4

Watch Billy Gibbons Play "La Grange" During a Birthday Party at The Foundry

^
Keep Dallas Observer Free
I Support
  • Local
  • Community
  • Journalism
  • logo

Support the independent voice of Dallas and help keep the future of Dallas Observer free.

Yesterday morning, ZZ Top fans got some bad news: The Texas blues rock legends have been forced to drop out of their upcoming gig in Frisco with Jimmy Buffet. The culprit? Bassist Dusty Hill's fractured shoulder.

But if you happened to be at the right birthday party last Saturday, you've already gotten your fix, thanks to an appearance by the one and only Billy Gibbons.

The ZZ Top guitarist and onetime Dallas resident was in town for a "dear friend's" birthday party at The Foundry and hopped onstage for a private show with R&B band the Relatives. Video posted on Instagram over the weekend by Modern Electric Sound Recorders' owner Jeffrey Saenz shows Gibbons and company jamming out on "La Grange."

THEE TEXAS GENTLEMAN HIMSELF. HAPPY BIRTHDAY @kid_coyle !!!! #billyfgibbons #jordanfordy

A video posted by Jeff Saenz (@baby_snakes) on

Gibbons wasn't the only big hitter on stage, though.

"It was a pretty all-star cast," says Saenz. Also onstage were Charlie Sexton, Mike Flanagan and Carson McHone. "When I got there, Charlie Sexton and Mike Flanagan where up there trading off leading songs." Of the birthday party host, Saenz says, "Dude knows how to throw a party."

The video shows Gibbons appearing to have a blast, stopping the music and cupping his ears to get the crowd excited. "I had a bit of a heads up as to what was going to go down, but I think it was a surprise to many of the folks there," says Saenz.

Gibbons' set wasn't just a one and done, either.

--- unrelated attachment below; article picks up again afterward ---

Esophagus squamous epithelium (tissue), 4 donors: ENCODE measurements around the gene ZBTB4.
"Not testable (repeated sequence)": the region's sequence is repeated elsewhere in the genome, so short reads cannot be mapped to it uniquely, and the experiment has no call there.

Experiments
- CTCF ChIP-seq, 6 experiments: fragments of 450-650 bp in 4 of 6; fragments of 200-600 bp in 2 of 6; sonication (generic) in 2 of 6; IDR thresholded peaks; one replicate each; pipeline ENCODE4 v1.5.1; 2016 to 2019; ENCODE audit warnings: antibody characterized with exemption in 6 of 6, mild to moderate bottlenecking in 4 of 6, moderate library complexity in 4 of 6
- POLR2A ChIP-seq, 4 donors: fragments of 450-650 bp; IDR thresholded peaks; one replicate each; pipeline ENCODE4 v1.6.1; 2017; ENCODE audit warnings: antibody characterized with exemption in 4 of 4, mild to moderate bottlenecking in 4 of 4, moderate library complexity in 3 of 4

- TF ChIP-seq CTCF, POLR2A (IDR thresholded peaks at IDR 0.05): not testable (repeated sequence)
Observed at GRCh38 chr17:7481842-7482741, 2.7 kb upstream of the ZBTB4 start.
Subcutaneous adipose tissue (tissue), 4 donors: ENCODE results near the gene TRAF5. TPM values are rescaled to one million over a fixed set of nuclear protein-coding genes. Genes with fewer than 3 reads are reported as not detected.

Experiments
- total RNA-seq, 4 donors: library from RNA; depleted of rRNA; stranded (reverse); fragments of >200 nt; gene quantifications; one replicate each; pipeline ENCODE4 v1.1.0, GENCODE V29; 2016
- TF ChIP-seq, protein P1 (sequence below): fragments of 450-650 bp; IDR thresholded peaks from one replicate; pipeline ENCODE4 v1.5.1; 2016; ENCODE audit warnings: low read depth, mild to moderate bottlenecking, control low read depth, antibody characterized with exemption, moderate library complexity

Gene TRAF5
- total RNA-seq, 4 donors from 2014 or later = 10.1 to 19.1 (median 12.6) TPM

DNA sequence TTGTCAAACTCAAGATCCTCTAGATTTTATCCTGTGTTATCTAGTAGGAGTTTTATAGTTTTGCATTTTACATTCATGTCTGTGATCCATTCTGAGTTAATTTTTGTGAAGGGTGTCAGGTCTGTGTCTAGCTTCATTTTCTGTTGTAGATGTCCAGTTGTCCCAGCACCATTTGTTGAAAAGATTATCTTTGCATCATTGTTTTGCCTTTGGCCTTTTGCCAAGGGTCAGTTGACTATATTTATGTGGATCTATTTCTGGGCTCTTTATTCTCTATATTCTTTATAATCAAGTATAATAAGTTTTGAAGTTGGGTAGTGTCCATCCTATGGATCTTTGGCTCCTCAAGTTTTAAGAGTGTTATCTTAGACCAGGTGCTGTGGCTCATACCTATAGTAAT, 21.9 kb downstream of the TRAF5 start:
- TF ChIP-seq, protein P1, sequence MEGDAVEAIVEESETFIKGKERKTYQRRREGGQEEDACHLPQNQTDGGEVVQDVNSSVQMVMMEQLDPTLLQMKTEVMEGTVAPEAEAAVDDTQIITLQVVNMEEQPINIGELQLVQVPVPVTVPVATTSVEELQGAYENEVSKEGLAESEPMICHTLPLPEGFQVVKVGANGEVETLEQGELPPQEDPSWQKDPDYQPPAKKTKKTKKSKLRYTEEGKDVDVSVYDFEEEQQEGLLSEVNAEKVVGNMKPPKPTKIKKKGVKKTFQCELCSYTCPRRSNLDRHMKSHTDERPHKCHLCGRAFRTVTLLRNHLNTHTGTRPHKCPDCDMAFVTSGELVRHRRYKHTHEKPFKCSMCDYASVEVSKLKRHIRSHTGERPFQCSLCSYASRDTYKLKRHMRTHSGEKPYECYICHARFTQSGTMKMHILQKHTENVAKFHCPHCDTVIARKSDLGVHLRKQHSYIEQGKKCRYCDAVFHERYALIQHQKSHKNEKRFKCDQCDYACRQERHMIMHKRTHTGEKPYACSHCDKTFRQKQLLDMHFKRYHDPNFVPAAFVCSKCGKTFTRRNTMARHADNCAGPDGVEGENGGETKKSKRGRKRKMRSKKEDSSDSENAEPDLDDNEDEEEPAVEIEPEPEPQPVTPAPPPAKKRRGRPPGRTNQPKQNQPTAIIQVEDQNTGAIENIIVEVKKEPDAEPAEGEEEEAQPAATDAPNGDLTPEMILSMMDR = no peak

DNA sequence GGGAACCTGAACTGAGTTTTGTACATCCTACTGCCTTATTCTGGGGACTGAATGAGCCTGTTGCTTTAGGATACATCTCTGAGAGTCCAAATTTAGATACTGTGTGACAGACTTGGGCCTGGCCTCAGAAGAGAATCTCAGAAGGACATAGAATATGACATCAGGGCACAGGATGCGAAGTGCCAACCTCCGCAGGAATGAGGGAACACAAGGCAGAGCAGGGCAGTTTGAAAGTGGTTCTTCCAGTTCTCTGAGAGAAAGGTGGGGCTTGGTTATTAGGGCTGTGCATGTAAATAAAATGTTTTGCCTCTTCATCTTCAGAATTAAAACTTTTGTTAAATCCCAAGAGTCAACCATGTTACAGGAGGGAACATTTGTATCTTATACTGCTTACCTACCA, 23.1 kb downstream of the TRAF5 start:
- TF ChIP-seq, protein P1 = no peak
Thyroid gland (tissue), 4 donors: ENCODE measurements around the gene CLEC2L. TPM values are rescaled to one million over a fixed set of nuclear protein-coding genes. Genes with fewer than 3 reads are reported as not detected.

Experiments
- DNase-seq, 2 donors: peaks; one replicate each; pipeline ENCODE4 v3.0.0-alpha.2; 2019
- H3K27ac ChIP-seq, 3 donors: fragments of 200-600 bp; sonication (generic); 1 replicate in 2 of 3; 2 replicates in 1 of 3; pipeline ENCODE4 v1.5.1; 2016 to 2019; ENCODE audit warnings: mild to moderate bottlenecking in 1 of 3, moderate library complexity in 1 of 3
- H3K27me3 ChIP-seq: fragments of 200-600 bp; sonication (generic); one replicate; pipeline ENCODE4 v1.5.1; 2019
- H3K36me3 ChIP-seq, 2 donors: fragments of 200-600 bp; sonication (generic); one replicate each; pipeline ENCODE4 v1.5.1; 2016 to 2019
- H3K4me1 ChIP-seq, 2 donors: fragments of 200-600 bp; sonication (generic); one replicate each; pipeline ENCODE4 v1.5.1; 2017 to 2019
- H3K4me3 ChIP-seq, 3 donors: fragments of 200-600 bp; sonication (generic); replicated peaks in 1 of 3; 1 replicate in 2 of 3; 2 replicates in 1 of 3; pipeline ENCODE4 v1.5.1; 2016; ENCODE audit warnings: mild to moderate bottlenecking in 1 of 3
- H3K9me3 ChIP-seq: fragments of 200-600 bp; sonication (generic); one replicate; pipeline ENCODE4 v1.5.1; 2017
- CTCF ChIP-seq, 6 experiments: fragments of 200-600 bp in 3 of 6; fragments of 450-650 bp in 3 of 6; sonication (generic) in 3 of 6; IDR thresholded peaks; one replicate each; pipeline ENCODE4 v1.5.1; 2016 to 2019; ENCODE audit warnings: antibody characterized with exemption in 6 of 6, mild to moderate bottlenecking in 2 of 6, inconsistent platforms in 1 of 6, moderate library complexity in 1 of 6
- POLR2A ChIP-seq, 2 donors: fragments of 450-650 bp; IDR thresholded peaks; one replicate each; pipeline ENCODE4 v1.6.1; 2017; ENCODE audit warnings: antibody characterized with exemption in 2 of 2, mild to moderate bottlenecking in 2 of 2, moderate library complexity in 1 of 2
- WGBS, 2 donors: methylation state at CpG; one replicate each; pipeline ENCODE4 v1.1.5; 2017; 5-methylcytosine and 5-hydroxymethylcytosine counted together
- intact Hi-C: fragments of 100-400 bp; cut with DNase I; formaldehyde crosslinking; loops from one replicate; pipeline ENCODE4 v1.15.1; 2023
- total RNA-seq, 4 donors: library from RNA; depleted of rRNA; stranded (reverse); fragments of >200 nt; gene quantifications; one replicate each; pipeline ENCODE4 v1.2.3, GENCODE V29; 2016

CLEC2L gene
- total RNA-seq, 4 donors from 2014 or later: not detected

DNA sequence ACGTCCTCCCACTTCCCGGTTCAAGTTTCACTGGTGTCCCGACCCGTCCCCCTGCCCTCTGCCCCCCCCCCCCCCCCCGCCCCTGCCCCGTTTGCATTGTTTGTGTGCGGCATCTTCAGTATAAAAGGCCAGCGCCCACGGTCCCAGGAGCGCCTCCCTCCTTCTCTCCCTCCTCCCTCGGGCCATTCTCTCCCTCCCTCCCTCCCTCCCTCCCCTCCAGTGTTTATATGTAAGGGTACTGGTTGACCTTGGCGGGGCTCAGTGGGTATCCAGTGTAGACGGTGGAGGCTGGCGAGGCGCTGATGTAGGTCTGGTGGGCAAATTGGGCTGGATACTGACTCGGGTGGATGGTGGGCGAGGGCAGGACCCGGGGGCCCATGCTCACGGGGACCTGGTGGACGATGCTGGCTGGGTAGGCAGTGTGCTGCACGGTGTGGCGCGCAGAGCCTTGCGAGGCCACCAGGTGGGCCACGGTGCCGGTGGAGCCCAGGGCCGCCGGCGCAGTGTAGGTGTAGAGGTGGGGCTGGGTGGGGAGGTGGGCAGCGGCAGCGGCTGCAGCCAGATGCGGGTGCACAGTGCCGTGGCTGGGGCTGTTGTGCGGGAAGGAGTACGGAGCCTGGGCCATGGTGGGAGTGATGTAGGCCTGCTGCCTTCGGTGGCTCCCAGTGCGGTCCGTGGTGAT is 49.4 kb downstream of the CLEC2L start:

"He played at least seven or eight tunes," says Saenz. "About half of them were classic ZZ. He did 'Foxy Lady,' and a tune called 'The Drifter' off of Mike Flanagan's new record of the same name, and a couple others."

After he'd put down his guitar, Gibbons stayed around for the rest of the night's festivities, as well. "Well, after he played we all headed back to our secret hideout on the other side of the Trinity," says Saenz with a laugh.

Keep the Dallas Observer Free... Since we started the Dallas Observer, it has been defined as the free, independent voice of Dallas, and we would like to keep it that way. Offering our readers free access to incisive coverage of local news, food and culture. Producing stories on everything from political scandals to the hottest new bands, with gutsy reporting, stylish writing, and staffers who've won everything from the Society of Professional Journalists' Sigma Delta Chi feature-writing award to the Casey Medal for Meritorious Journalism. But with local journalism's existence under siege and advertising revenue setbacks having a larger impact, it is important now more than ever for us to rally support behind funding our local journalism. You can help by participating in our "I Support" membership program, allowing us to keep covering Dallas with no paywalls.

We use cookies to collect and analyze information on site performance and usage, and to enhance and customize content and advertisements. By clicking 'X' or continuing to use the site, you agree to allow cookies to be placed. To find out more, visit our cookies policy and our privacy policy.

 

Join the Observer community and help support independent local journalism in Dallas.

 

Join the Observer community and help support independent local journalism in Dallas.